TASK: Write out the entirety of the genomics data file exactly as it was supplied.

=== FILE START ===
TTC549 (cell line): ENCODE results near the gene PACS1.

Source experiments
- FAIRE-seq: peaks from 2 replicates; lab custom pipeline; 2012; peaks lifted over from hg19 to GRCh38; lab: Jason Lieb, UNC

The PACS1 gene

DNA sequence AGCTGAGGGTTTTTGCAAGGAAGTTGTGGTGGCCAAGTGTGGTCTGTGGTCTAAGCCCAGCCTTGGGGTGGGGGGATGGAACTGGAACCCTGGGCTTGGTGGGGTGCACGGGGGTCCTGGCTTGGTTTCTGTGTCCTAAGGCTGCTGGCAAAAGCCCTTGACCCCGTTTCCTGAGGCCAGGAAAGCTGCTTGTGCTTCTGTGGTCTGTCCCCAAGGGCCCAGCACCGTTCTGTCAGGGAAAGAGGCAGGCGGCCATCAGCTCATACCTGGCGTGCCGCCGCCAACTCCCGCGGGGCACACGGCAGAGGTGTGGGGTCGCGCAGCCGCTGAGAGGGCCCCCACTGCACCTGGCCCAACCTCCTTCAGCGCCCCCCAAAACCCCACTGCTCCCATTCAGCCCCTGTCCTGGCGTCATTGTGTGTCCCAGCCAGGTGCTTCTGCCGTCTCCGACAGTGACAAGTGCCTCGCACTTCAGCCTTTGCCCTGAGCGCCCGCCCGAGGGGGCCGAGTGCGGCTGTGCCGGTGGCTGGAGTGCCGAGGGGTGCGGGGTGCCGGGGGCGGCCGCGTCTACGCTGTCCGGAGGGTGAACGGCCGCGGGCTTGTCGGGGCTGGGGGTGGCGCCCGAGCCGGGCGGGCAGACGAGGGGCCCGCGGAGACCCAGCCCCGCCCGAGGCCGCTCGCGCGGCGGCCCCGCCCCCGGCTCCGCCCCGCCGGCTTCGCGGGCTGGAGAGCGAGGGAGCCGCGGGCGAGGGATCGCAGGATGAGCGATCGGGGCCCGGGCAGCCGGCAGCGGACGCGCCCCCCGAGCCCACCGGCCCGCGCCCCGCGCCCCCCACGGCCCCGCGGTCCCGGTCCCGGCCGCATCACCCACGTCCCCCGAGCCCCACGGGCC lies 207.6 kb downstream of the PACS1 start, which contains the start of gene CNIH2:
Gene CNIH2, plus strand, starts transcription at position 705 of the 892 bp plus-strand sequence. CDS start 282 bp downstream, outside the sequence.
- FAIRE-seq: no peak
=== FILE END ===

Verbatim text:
TTC549 (cell line): ENCODE results near the gene PACS1.

Source experiments
- FAIRE-seq: peaks from 2 replicates; lab custom pipeline; 2012; peaks lifted over from hg19 to GRCh38; lab: Jason Lieb, UNC

The PACS1 gene

DNA sequence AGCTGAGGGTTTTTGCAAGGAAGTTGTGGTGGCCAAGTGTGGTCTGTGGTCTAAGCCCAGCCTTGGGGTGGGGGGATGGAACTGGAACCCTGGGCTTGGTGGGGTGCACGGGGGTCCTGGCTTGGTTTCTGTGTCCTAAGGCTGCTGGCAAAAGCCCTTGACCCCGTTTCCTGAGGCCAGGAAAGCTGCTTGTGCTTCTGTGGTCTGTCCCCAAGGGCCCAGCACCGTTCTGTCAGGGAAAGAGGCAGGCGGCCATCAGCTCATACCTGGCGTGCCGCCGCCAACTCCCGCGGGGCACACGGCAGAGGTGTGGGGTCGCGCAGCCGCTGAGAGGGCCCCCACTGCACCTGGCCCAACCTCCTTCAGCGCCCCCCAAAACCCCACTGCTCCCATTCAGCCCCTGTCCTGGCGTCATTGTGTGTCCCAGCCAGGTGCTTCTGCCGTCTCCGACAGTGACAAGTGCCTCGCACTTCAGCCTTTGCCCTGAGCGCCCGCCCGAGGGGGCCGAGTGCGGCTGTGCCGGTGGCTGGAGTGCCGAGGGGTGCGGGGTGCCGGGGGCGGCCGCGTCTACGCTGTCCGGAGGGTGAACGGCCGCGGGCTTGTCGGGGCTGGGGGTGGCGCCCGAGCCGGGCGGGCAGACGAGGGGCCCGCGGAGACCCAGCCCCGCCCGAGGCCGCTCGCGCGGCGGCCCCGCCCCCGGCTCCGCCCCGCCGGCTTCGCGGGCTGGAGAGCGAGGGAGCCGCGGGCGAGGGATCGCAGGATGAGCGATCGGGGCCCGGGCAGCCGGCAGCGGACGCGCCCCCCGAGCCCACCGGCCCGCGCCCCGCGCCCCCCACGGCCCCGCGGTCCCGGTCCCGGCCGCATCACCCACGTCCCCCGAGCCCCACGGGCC lies 207.6 kb downstream of the PACS1 start, which contains the start of gene CNIH2:
Gene CNIH2, plus strand, starts transcription at position 705 of the 892 bp plus-strand sequence. CDS start 282 bp downstream, outside the sequence.
- FAIRE-seq: no peak